Alvaro de Soto, a former Peruvian diplomat and former UN special coordinator for the Middle East peace process, speaks to RFE/RL correspondent Abubakar Siddique about some of the most critical issues in the region ahead of U.S. President Barack Obama's speech to the Muslim world in Cairo.
RFE/RL: Do you think that the Palestinian-Israeli conflict is of central importance to U.S.-Muslim relations and peace in the Muslim world?
Alvaro de Soto: The short answer is "yes." The Israeli-Palestinian conflict has an extraordinary power to concentrate in the minds of Muslims worldwide the sense that the West is somehow not comprehending, and acting only with force and in a biased way against Arabs. Now this is a question of perception, true or not.
I also believe that this is related to the fact that at the heart of the Israeli-Palestinian conflict is the question of Jerusalem. Muslims are deeply aware of the importance of Jerusalem and they are very sensitive about that particular issue."
There is a further factor and it is that, in the world of today, it has become extremely difficult if not impossible to separate one Arab-Israeli issue from another. Whereas it was possible for Egypt [to] carry out a separate peace with Israel and for Jordon to follow suit, some years later. The remaining Arab-Israeli conflict between Syria and Israel, between the Palestinians and Israel, and even between Lebanon and Israel are so closely interlinked between them that such separate peace has become very difficult to conceive.
RFE/RL: Some experts suggest that there is a crisis within Islam or among the world's various Muslim populations. Do you agree, and is this something that U.S. President Barack Obama should address in his speech in Egypt?
De Soto: My sense is that Mr. Obama has the right mind-set; that he understands because of his own background, in a way that perhaps few Americans can, dimensions of the problem that exists. And I believe that he is a very thoughtful man and I am sure he will address these matters as he has begun to do in other forms.
RFE/RL: What do you think of Obama's choice of Cairo as the venue for his June 4 speech to the Muslim world?
De Soto: Egypt has an enormous role, particularly in the Arab world. You have got about two-thirds of the Arab population of the world in Egypt. And the United States has a particularly close relationship with Egypt. I don't think it matters terribly where he delivers his speech, but I can understand the political reasons why he should have chosen Cairo.
RFE/RL: Former U.S. President George Bush has repeatedly said that the United States is not at war with Islam. What can Obama say or do to make that point?
De Soto: It seems to me that what would greatly help at addressing this whole complex of problems is that there should be a deep and profound understanding and reckoning with the impression -- to the contrary, that is -- the impression that the U.S. is at war with Islam and the Muslim world that has been created over the past few years. And this would have to then be translated in the form of a change of vocabulary. And deep changes in attitude and how problems are addressed.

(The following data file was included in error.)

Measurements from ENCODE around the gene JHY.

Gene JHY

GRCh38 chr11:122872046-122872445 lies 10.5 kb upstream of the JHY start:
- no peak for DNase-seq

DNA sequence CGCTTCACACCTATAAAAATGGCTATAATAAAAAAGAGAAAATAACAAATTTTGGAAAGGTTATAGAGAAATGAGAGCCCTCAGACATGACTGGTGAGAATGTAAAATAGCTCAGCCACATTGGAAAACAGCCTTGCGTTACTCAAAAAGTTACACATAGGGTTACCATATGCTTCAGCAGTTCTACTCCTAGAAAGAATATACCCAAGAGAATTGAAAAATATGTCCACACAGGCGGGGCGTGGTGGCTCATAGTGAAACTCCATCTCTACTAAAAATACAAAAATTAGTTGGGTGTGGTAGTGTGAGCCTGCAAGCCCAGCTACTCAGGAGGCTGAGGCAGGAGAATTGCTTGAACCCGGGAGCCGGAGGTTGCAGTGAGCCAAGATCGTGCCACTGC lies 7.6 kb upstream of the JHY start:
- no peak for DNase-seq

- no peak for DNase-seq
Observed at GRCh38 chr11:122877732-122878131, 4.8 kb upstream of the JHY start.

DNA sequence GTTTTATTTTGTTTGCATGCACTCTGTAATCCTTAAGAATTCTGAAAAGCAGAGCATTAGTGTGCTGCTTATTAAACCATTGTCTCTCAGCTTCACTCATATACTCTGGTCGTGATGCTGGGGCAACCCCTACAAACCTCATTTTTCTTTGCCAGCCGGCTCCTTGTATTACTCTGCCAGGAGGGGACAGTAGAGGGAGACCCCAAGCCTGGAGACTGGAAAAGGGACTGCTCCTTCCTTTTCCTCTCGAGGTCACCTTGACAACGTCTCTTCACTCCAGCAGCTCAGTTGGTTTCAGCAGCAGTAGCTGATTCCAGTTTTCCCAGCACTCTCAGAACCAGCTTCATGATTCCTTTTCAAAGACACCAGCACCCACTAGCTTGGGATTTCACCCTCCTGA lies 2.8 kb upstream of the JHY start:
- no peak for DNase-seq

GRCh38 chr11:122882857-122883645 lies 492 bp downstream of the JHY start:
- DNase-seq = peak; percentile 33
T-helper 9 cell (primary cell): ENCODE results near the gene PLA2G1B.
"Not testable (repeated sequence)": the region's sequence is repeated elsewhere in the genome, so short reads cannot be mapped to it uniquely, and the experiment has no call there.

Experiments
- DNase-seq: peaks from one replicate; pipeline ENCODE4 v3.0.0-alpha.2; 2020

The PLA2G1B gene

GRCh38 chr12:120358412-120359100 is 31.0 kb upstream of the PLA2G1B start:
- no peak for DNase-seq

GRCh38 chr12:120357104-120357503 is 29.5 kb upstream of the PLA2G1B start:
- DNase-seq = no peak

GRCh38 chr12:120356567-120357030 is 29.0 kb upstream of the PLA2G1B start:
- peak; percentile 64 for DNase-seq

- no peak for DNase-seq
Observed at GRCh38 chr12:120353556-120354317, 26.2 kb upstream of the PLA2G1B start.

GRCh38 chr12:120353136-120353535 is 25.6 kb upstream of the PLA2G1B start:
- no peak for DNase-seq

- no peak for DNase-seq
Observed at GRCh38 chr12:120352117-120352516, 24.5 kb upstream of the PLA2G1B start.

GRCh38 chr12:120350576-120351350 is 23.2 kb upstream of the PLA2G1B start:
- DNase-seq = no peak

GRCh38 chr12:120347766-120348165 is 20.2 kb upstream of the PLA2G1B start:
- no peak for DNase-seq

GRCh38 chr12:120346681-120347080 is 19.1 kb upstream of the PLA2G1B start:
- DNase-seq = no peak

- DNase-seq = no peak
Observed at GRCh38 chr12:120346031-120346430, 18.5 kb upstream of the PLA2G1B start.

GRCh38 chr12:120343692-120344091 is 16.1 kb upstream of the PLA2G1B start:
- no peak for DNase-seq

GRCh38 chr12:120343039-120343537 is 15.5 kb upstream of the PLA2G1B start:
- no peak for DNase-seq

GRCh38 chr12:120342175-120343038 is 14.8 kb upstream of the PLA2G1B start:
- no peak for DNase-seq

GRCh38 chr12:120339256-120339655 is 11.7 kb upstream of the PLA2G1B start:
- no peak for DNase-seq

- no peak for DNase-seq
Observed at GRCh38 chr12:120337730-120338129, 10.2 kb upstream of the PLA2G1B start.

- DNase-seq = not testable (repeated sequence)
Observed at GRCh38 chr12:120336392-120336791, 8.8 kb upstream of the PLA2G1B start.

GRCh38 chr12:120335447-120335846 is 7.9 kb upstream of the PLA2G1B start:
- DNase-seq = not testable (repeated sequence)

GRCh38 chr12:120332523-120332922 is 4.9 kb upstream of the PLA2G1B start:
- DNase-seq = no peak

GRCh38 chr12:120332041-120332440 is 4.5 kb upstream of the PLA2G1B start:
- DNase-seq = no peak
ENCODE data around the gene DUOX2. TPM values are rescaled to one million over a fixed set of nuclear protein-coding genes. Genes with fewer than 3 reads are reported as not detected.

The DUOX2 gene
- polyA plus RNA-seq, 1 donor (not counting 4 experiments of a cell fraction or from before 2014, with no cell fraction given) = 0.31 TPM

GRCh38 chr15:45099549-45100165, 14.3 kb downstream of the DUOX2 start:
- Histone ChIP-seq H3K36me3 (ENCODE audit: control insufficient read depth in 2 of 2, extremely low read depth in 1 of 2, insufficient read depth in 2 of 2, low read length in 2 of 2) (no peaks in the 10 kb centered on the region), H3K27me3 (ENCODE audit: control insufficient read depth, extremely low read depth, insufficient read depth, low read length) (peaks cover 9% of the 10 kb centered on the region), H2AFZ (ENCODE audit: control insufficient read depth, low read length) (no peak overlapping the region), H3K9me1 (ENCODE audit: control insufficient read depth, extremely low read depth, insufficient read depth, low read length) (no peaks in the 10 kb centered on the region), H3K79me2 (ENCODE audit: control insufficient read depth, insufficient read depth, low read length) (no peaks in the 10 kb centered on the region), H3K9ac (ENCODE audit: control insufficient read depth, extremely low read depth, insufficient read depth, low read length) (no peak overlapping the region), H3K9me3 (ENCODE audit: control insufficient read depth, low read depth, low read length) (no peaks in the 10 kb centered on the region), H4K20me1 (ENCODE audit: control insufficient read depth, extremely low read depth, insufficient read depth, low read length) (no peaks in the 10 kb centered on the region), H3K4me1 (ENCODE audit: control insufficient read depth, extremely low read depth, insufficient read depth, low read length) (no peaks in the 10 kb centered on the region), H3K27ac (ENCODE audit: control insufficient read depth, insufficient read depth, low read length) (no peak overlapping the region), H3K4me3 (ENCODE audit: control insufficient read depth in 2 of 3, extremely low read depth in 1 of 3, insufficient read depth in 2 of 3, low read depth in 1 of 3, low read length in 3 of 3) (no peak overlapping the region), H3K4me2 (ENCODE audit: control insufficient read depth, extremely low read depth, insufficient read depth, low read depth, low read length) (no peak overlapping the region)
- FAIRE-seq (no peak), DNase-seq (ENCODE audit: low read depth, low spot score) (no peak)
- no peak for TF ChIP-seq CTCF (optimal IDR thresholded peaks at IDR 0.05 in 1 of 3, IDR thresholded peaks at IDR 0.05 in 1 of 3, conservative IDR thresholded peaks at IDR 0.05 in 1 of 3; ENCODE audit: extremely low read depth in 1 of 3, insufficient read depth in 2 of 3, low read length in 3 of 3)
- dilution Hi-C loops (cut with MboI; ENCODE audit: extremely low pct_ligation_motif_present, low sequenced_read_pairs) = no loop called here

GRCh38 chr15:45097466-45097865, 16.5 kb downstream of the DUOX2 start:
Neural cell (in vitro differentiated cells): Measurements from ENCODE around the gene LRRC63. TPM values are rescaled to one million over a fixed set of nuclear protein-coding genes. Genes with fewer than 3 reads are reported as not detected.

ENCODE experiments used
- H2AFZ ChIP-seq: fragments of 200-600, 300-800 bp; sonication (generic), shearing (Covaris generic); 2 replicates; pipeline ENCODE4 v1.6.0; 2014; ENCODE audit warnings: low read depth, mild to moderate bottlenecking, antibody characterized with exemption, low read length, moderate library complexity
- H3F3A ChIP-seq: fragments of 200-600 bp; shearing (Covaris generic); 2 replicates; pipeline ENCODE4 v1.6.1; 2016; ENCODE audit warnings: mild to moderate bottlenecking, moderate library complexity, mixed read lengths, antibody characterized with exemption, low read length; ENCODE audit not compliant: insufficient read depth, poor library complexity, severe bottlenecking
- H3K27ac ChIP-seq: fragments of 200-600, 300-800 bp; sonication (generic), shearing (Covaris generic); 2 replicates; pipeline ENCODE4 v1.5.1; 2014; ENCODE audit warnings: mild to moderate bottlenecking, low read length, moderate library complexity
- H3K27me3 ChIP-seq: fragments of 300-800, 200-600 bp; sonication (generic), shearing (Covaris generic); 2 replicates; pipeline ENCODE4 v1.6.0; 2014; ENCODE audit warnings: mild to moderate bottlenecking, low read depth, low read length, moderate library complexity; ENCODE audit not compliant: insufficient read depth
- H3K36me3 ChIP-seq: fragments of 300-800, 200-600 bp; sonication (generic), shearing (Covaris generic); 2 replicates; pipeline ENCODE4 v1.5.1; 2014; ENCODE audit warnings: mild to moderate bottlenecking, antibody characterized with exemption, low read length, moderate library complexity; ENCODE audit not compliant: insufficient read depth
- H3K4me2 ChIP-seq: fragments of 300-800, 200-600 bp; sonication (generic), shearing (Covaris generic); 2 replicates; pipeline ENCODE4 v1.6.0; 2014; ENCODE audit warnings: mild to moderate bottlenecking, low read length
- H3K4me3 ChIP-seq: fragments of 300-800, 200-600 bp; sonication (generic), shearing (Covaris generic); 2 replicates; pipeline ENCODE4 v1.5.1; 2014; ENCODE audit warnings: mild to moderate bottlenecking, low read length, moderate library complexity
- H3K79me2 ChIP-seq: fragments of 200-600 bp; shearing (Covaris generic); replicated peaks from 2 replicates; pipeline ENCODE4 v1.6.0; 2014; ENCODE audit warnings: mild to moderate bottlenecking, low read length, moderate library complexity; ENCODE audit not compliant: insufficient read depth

RFE/RL: Considering that Israel has refused the U.S. administration's recent request that it freeze the expansion of settlements on disputed territories, how do you see the future U.S. role in brokering peace process between Israeli and the Palestinians?
De Soto: I hope that the United States will not take no for an answer on this because as along as settlements continue to grow, the Palestinians will not be persuaded that a viable Palestine and a viable two-state solution are still available. That is quite central.
If Palestinians believe that the two-state solution is finished, they can never be persuaded to be more positive about a two-state solution. And then it becomes serious because we will be heading inexorably to a completely different solution, possibly of a one-state variety and that should concentrate the minds of Israelis.
RFE/RL: What can Obama do differently from former President George W. Bush to promote democratic values and human rights in autocratic or dictatorial regimes in the Middle East?
De Soto: That is a major challenge. The Arab world is the least free and probably least democratic area of the world. And in the globalized era, the people of that part of the world, I am sure, realize that they are somehow being left behind, and this is a problem that can no longer be postponed.
Now, the difference should be in the form of working very closely with the governments but not necessarily dictating to them what they must do. It requires a lot of painstaking daily work in order to help people in government understand that is in their interest to win over the consent of those whom they govern.
RFE/RL: What needs to happen for the dream of peaceful cooperation between the West and the Middle East to be realized.
De Soto: The West must understand that the people in the Middle East deserve to be treated with the utmost respect, and that the same justice that the West claims for its own people should also extend to the people of the Middle East.